CARSON CITY — Gov. Steve Sisolak is accusing Clark County School District Superintendent Jesus Jara of “misleading the communities he represents” as the two leaders disagree on funding proposals being considered during the ongoing special session of the Nevada Legislature.
Assembly Bill 2 would have allowed a school district with more than 100,000 students to use the year-end balance of local school precincts as unrestricted funds for the current fiscal year to shore up instructional programs losing funds. The bill was heard Saturday as lawmakers address a $1.2 billion budget deficit caused by the coronavirus crisis.
State officials have said the bill was brought forward at the request of CCSD, though Jara on Monday denied that he recommended the bill. Sisolak called Jara dishonest and said “Clark County students, staff and families deserve better.”
“I cannot sit back and remain silent as Superintendent Jara tries to wrongfully place blame rather than taking responsibility for his actions. Enough is enough,” Sisolak said in a statement. “While I’m not surprised, I’m incredibly disappointed that once again Superintendent Jara has tried to mislead the communities he represents and blame others in order to avoid the repercussion of his poor decisions.”
Nevada Superintendent of Public Instruction Jhone Ebert said Jara disrespected elected officials and “the entire CCSD community.”
“As a leader in education, he has a responsibility to set an example for our children. Blatantly altering the truth is not only a bad example, but it’s a disservice to the educators, students and families he represents,” Ebert said.
Jara did not present on the bill during the Saturday Assembly hearing, but instead called in during the public comment discussion to tell officials he didn’t want the bill to advance.
Speaker Jason Frierson, D-Las Vegas, reiterated that CCSD had “exclusively” requested that the bill be placed on the agenda. Frierson, who was visibly irritated, said the district’s request was withdrawn two hours before the session proclamation was issued, which was “too late.”
“You don’t get to light a firecracker and then run just before it goes off,” Frierson said. He called it “unfortunate” that Jara responded to the bill in public comment.
“I don’t believe that there’s going to be any reason to really belabor Assembly Bill 2, but I want to make it very clear who initiated this request, and I think it’s unfortunate to respond in a public comment forum as opposed to taking responsibility,” Frierson continued.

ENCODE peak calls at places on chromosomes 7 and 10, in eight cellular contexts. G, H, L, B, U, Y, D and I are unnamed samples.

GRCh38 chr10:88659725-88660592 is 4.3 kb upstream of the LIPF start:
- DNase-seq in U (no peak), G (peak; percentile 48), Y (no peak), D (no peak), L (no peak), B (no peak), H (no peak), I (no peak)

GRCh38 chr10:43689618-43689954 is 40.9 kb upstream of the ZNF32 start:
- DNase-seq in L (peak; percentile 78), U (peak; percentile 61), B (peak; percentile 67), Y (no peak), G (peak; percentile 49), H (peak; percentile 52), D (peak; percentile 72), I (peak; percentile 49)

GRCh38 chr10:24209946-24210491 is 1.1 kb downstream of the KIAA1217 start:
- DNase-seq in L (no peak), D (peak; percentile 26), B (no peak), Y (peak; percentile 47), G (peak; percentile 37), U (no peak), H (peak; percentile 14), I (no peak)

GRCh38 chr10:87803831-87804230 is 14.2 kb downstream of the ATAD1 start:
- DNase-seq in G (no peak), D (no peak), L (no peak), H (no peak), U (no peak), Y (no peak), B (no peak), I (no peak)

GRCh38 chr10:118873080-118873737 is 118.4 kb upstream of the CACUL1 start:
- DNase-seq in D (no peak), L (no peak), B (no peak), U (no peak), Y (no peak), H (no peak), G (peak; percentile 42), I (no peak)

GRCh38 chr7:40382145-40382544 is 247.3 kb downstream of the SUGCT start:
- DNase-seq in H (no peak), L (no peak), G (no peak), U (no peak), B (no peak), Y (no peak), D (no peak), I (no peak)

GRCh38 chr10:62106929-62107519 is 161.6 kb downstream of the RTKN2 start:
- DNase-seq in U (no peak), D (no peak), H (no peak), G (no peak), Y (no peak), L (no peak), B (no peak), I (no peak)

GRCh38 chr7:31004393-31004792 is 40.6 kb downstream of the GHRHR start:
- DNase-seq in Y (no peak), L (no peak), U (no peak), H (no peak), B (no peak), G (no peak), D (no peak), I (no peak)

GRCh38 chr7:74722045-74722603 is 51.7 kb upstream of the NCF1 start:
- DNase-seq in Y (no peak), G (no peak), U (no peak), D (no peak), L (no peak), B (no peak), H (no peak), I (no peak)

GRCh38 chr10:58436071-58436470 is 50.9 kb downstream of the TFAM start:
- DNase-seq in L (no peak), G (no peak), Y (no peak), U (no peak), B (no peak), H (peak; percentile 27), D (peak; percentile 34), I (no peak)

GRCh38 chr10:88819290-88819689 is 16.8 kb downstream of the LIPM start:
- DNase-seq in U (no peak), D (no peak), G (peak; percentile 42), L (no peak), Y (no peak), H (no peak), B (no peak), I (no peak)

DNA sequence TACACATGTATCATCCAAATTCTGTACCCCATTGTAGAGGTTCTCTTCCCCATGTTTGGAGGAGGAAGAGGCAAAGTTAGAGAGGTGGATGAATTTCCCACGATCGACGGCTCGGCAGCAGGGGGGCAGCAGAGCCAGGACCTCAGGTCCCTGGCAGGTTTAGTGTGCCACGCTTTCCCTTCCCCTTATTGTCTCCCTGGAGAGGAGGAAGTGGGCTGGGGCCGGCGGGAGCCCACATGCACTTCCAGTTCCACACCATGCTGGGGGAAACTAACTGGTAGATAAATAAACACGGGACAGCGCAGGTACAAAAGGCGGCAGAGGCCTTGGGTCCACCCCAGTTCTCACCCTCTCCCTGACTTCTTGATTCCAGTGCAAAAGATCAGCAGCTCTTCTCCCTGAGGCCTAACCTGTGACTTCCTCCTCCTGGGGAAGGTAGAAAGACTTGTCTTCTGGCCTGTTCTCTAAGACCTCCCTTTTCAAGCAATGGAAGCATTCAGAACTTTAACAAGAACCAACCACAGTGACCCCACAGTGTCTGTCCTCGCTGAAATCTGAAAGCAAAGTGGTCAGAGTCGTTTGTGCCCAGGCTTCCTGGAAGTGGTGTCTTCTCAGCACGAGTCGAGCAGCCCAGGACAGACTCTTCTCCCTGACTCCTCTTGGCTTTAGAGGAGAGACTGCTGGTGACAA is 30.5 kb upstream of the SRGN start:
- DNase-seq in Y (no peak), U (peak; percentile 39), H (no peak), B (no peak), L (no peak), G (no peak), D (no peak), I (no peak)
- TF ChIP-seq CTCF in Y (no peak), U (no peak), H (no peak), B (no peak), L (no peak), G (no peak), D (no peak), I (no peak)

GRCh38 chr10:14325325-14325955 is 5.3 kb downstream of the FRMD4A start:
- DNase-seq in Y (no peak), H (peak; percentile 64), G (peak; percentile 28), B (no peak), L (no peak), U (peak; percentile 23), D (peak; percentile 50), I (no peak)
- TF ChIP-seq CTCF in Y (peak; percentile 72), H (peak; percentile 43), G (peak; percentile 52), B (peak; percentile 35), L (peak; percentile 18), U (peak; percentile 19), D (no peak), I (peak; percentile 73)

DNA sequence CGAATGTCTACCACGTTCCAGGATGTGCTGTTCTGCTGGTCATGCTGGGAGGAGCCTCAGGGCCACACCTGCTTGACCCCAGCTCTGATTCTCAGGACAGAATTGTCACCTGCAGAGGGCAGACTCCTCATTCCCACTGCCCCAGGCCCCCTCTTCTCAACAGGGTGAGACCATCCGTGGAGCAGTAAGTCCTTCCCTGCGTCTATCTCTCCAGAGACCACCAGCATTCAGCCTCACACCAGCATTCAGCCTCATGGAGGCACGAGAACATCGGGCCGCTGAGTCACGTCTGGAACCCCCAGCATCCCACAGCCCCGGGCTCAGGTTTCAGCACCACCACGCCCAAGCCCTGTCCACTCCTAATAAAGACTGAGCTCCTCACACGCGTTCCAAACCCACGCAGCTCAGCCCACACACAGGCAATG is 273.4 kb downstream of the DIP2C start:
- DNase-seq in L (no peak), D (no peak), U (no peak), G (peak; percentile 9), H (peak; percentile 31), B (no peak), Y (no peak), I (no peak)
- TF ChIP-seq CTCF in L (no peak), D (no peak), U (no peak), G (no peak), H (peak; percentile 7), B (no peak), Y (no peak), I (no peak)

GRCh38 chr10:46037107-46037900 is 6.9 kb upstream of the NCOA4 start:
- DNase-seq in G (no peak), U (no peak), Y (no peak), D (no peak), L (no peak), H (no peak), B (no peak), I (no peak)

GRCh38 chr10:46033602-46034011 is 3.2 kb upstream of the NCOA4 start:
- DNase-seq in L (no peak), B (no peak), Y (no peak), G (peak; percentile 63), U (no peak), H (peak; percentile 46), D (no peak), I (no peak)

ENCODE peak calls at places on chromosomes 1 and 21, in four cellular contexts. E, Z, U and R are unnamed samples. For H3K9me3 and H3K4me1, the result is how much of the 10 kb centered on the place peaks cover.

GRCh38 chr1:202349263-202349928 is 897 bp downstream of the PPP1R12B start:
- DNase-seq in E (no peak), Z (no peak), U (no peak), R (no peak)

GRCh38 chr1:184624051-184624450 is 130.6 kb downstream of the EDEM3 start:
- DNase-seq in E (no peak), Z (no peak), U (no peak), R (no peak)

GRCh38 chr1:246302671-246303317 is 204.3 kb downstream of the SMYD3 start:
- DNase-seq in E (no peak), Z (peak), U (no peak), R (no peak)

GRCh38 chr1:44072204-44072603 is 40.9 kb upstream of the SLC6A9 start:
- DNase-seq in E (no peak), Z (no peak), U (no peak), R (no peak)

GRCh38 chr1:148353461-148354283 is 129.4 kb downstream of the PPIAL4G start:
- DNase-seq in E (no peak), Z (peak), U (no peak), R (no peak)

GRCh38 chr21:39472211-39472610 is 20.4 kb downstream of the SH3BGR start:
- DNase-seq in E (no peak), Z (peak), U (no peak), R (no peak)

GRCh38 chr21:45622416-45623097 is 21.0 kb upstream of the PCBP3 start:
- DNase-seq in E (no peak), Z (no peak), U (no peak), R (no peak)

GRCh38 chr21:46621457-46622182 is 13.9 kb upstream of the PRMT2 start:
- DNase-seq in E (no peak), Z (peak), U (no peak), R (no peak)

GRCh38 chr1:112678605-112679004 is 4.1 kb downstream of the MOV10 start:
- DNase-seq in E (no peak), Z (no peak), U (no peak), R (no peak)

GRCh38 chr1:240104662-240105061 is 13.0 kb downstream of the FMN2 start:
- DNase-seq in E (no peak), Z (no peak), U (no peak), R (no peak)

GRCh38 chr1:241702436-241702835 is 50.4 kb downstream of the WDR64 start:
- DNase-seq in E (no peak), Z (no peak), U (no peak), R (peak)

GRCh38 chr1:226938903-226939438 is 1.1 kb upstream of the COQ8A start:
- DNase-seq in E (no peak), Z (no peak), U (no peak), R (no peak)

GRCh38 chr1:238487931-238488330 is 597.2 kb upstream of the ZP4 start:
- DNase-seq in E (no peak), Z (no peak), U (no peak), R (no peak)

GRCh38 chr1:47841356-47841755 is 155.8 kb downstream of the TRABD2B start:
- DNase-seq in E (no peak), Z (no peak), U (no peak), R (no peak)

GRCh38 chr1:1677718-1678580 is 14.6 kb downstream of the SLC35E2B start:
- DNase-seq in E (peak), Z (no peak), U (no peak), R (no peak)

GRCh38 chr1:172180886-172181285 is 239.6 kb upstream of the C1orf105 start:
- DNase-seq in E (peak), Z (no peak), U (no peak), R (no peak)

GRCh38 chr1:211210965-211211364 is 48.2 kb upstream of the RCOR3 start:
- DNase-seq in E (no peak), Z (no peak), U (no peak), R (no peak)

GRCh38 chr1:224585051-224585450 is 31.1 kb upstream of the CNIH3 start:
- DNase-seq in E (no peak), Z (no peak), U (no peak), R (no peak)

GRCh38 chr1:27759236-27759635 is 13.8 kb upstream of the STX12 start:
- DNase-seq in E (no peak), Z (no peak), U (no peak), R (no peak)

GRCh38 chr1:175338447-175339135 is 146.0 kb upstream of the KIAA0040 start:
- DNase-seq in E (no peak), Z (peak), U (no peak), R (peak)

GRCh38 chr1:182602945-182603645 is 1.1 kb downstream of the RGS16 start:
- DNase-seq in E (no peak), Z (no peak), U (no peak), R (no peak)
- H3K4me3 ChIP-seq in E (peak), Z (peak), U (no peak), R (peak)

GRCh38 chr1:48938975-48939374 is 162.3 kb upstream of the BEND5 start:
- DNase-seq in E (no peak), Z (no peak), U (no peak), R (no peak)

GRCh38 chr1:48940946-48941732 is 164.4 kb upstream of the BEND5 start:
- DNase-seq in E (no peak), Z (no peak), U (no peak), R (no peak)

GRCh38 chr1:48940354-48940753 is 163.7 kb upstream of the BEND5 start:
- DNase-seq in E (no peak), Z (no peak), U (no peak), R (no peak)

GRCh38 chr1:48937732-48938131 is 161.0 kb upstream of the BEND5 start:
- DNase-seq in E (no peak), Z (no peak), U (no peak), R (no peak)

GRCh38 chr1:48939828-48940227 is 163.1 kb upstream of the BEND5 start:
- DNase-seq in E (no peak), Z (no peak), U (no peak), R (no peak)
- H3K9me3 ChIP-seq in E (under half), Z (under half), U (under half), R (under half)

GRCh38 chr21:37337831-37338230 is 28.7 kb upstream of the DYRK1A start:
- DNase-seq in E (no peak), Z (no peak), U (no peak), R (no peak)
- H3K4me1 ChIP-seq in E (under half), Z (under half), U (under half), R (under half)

Jara released a statement Tuesday evening that did not explicitly respond to Sisolak’s claims, which were issued in a joint statement with Ebert, but stressed that he wanted to work with state leaders and “get to a place of true collaboration.” Jara expressed “regret” that the conversation was “deterred” away from education and said the focus should be redirected to students.
“Working collaboratively with leadership, we want to find ways to implement a comprehensive plan utilizing the federal CARES Act funds ... to close the digital divide and implement an effective distance learning program for all students, as well as COVID-19 testing for all our employees,” Jara said in the statement. “We stand ready to continue the discussion. Our kids are counting on us to get this right.”
On Monday, Jara tweeted, "The State needs to invest in our children! Clark County is the lowest funded urban school system in America. COVID-19 has put a magnifying glass in the inequities created by the leadership in our Capital."
It wasn’t the first time the governor and Jara have clashed, including last August when Sisolak was critical during a dispute with the district and the teachers union in contract negotiations.
Sisolak and legislative leadership criticized CCSD for not bringing budget holes to the attention of legislators after they had spent months drafting a budget in Carson City, with Sisolak calling the situation a “mess.”
"Get in a room, lock the door and figure it out,” Sisolak told CCSD officials last summer.
The conflict could get worse.
Lawmakers are considering $190 million in cuts to K-12 education during the special session to help overcome the budget deficit. Additionally, the district is asking for $85 million in new funding as part of its reopening plan after COVID-19 closures in mid-March. The additional funding is needed to provide teachers with personal protective equipment, additional transportation and help with sanitizing campus.